Skipping the WBC isn't helping U.S. stars get any more super

Mark Smith

Major League Baseball, like the country, traffics in contradiction. Revenues are estimated at a record $10 billion for 2017, with some league sources suggesting the number could soar to as high as $12 billion. But its leaders treat the game as though it nears extinction, advocating a host of tradition-altering changes out of fear that today's screen-addicted fans will soon swipe left on the boring old institution. Now, as MLB purposely markets itself locally, it tries to sell an international showpiece, the World Baseball Classic (which runs through March 22).

Not long ago, baseball considered itself in a "renaissance" as the money multiplied during the steroid era, but its greatest players increasingly found the grand jury door open and the one to the Hall of Fame closed. In the aftermath, MLB conceded the national stage to the NBA and NFL. Reggie Jackson and Ken Griffey Jr. and Bo Jackson once were in this mix, but the faces of American sports are LeBron James and Tom Brady. Michael Jordan and Kevin Durant and Steph Curry and Peyton Manning-each one commands a big stage and big marketing. They're as well-known across the globe as they are in the cities where they've played. Baseball's answer to giving its players that kind of spotlight is the WBC, yet arguably America's three best players-NL MVP and Cy Young winner Clayton Kershaw, NL MVP Bryce Harper, reigning AL MVP Mike Trout-are not playing in the tournament. They never have.

The tension of an international tournament without national stars exposes baseball's true vulnerability, regardless of how much money is rolling in. The game thinks it can be hipper, faster, sexier without marketing hip, fast, sexy players, evidenced in spring training when MLB's Twitter account spent several posts trumpeting the arrival of low minor leaguer Tim Tebow, who has no chance of making the majors.

The WBC has been around since 2006, and in the three previous tournaments, the United States has never finished higher than fourth, while the international teams play like it's October. The WBC is the closest thing to a global presence baseball has, but privately, unwilling to cross the commissioner, people in the game are ambivalent about it. Teams fear their best players could be injured right before the season, and athletes are caught between being responsible to the teams that pay their salaries and representing their country in a tournament that needs them to make it bigger and more important than it currently is.

The Team USA WBC roster is full of excellent players, including $325 million man Giancarlo Stanton of the Marlins and 2012 NL MVP Buster Posey of the Giants. Baseball and the players' association say they are thrilled with the makeup of the team and respect the choices of the players not playing. "Of course it would be great if Team USA found its way to the end. We haven't yet seen that in this format," says MLB's chief baseball officer, Joe Torre. "But this is a very cool event, and when you have the enthusiasm that the Latin American countries bring, especially, I think everyone is satisfied with the energy level for the game."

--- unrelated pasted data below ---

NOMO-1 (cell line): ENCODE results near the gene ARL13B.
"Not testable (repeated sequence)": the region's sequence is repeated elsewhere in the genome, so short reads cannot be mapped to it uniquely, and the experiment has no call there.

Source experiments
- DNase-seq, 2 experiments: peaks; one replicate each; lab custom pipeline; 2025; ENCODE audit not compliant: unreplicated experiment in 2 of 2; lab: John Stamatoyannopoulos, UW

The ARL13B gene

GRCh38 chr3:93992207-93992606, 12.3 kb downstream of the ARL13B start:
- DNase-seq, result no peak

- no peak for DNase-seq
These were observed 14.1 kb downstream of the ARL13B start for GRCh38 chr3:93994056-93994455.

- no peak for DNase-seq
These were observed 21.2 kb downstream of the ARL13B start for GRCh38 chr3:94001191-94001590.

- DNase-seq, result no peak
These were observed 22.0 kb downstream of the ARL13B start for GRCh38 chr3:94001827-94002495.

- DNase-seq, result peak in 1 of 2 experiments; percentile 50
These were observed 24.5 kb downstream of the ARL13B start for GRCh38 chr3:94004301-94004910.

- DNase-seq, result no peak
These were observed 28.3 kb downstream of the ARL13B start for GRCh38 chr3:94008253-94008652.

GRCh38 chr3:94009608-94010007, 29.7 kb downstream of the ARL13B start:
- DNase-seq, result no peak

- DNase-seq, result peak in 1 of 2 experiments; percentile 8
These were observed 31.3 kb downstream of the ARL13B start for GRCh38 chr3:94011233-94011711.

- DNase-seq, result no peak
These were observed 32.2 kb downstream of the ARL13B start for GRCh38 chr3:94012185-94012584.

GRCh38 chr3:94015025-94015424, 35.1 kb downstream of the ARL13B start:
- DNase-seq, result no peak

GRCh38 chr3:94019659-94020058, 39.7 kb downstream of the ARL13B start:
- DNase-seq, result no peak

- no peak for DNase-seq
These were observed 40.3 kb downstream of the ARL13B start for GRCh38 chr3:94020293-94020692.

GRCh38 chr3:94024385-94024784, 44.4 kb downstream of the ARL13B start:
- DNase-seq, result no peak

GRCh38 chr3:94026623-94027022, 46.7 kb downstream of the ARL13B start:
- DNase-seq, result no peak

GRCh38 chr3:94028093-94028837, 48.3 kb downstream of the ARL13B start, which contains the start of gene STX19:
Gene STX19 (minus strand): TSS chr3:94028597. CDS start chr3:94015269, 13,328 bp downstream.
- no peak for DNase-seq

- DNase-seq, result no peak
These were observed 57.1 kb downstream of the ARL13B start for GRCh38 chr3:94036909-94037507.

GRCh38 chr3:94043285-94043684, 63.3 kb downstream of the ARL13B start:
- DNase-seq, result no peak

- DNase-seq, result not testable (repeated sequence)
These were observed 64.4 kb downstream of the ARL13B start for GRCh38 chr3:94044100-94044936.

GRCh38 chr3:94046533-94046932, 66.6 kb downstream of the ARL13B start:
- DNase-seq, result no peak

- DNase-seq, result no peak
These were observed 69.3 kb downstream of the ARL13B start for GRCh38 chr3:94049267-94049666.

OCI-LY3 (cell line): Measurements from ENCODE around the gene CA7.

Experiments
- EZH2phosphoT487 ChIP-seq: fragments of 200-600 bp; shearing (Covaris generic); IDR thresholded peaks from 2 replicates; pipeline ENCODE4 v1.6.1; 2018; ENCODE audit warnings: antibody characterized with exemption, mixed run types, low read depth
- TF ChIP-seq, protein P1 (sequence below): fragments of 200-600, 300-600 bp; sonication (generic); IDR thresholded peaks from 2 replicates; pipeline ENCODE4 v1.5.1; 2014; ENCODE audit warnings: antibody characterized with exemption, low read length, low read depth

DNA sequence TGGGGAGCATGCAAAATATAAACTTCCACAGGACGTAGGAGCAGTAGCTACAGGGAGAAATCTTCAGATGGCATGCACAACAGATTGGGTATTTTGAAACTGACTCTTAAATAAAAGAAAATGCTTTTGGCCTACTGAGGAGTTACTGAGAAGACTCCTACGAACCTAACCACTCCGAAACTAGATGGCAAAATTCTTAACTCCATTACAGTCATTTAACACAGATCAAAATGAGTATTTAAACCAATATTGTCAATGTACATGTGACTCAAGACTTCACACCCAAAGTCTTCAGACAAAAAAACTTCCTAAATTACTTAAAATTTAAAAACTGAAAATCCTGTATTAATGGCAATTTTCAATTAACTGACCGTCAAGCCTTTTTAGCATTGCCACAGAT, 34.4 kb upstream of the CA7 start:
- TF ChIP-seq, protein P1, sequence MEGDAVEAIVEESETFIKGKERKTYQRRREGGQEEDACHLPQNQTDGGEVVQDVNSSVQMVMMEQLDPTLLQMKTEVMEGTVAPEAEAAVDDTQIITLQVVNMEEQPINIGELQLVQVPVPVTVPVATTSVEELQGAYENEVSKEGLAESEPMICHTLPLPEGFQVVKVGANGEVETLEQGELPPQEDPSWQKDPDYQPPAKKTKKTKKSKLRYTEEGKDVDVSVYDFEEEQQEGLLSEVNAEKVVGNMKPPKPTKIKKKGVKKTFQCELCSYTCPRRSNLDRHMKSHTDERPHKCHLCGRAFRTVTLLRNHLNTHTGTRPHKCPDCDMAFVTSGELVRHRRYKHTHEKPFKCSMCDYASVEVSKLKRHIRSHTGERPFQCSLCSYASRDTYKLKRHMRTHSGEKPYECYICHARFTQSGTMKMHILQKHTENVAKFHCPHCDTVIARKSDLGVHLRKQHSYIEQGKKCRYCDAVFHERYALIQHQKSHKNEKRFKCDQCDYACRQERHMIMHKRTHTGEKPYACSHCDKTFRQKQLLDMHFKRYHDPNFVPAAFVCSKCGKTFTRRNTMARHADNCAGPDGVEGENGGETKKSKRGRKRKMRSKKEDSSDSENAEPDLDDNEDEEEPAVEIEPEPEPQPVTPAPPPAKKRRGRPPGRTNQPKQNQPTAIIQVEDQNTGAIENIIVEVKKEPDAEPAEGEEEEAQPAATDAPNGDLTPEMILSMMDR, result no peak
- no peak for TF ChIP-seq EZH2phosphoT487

Yet that energy level wasn't enough to persuade the game's best player to participate. Trout hasn't finished lower than second in the MVP balloting in any of his five full seasons, but there's a difference between being an All-Star and being a legend. The legends are visible, inseparable from their sport, their era and their times. The WBC lacks the prestige of the Olympics, obviously, but imagine Jordan or James never playing on the Dream Team. For all his Hall of Fame talent, Trout doesn't seem to want that responsibility.

This indifference to carrying the franchise of baseball is really why the game feels like it's falling behind. Harper and Trout could command $400 million in their next contracts, money that isn't just for hitting the ball out of the park. It's also for selling the sport to the world; it means representing the game internationally. If Manning could do that for the NFL from Indianapolis and Denver, imagine what Trout and Kershaw could do from LA. Harper talks about making baseball fun again and seems to want that big stage, boom and bust, as Reggie once did. Maybe there's no better place to do that than in New York. For now, those players have missed an opportunity to capitalize on the momentum of last year's epic World Series.

If baseball doesn't want to be swept into oblivion, its biggest stars need to be where the lights are brightest. Forget the rule changes. MLB has stars, but what it really needs is star power.